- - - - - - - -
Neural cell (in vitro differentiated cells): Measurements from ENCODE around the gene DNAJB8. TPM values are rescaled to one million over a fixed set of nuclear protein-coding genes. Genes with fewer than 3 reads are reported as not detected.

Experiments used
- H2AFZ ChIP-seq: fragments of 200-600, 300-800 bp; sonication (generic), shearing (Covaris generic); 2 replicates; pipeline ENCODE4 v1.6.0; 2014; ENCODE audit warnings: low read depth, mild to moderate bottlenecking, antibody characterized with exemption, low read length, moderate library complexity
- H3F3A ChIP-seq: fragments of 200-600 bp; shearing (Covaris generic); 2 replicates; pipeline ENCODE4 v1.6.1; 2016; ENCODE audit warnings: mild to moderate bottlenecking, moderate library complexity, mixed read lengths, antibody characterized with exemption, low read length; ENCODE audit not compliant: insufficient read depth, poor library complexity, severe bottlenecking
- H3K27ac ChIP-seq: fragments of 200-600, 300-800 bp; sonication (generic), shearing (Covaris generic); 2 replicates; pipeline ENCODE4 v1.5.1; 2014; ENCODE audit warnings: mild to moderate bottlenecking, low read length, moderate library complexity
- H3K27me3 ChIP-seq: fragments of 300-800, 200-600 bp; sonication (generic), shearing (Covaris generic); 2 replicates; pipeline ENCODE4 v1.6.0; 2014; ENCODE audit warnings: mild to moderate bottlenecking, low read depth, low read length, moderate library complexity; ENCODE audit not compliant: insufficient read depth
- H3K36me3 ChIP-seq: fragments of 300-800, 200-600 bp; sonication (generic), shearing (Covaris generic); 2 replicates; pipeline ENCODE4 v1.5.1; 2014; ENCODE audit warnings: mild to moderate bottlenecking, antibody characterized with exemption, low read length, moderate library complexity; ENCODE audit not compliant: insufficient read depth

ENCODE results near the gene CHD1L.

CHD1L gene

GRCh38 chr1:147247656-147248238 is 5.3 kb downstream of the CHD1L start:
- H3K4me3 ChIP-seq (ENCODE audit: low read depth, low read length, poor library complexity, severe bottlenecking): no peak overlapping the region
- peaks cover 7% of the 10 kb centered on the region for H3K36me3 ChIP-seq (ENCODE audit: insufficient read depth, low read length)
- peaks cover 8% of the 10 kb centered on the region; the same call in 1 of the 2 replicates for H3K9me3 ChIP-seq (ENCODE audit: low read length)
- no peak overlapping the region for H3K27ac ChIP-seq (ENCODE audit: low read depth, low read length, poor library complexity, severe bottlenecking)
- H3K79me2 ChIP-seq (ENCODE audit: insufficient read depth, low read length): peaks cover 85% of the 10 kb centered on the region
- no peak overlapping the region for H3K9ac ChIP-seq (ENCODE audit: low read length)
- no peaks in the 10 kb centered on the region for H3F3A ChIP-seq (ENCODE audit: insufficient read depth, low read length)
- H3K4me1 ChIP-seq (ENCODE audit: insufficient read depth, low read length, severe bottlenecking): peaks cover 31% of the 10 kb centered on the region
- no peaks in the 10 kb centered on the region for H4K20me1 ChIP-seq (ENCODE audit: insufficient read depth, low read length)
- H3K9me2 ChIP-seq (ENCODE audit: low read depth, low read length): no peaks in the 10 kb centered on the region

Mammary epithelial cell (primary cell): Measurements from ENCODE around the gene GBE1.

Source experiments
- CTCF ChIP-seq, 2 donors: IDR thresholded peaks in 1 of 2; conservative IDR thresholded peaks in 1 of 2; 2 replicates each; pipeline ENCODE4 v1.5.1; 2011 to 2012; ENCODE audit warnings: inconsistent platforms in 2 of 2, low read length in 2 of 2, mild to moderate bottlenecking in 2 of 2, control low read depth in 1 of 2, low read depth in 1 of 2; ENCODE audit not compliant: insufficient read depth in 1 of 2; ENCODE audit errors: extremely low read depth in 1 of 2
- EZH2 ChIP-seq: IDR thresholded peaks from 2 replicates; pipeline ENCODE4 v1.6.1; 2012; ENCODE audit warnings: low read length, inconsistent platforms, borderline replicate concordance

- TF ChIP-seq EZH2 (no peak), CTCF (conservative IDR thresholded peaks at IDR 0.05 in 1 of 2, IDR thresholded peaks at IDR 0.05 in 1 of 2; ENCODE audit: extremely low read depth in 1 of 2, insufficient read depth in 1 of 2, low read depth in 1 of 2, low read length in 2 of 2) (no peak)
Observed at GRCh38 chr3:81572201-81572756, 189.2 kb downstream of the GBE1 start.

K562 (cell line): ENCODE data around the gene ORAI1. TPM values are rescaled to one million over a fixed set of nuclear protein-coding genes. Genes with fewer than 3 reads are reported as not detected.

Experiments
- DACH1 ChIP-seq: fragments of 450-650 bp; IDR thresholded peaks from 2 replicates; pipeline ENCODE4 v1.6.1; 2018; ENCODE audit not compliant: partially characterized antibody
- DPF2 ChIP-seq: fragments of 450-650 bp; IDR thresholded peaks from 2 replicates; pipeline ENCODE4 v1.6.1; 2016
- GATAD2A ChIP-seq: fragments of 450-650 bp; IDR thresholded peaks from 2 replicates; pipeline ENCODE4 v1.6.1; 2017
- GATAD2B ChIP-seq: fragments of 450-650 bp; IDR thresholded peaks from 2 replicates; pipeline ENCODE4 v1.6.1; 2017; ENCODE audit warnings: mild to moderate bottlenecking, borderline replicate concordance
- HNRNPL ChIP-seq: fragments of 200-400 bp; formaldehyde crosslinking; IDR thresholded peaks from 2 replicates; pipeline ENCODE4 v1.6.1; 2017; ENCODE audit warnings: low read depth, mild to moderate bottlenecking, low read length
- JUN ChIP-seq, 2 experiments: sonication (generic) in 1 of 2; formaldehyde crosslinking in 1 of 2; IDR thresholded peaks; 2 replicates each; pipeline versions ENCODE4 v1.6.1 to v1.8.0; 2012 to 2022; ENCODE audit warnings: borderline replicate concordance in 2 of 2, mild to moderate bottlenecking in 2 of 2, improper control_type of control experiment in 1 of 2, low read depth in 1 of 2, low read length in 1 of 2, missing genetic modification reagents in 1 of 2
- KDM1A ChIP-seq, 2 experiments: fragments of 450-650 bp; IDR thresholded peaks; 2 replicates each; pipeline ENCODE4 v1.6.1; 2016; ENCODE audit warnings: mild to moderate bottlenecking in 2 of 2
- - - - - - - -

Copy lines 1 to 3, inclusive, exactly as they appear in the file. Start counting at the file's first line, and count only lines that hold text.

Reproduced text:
Neural cell (in vitro differentiated cells): Measurements from ENCODE around the gene DNAJB8. TPM values are rescaled to one million over a fixed set of nuclear protein-coding genes. Genes with fewer than 3 reads are reported as not detected.

Experiments used
- H2AFZ ChIP-seq: fragments of 200-600, 300-800 bp; sonication (generic), shearing (Covaris generic); 2 replicates; pipeline ENCODE4 v1.6.0; 2014; ENCODE audit warnings: low read depth, mild to moderate bottlenecking, antibody characterized with exemption, low read length, moderate library complexity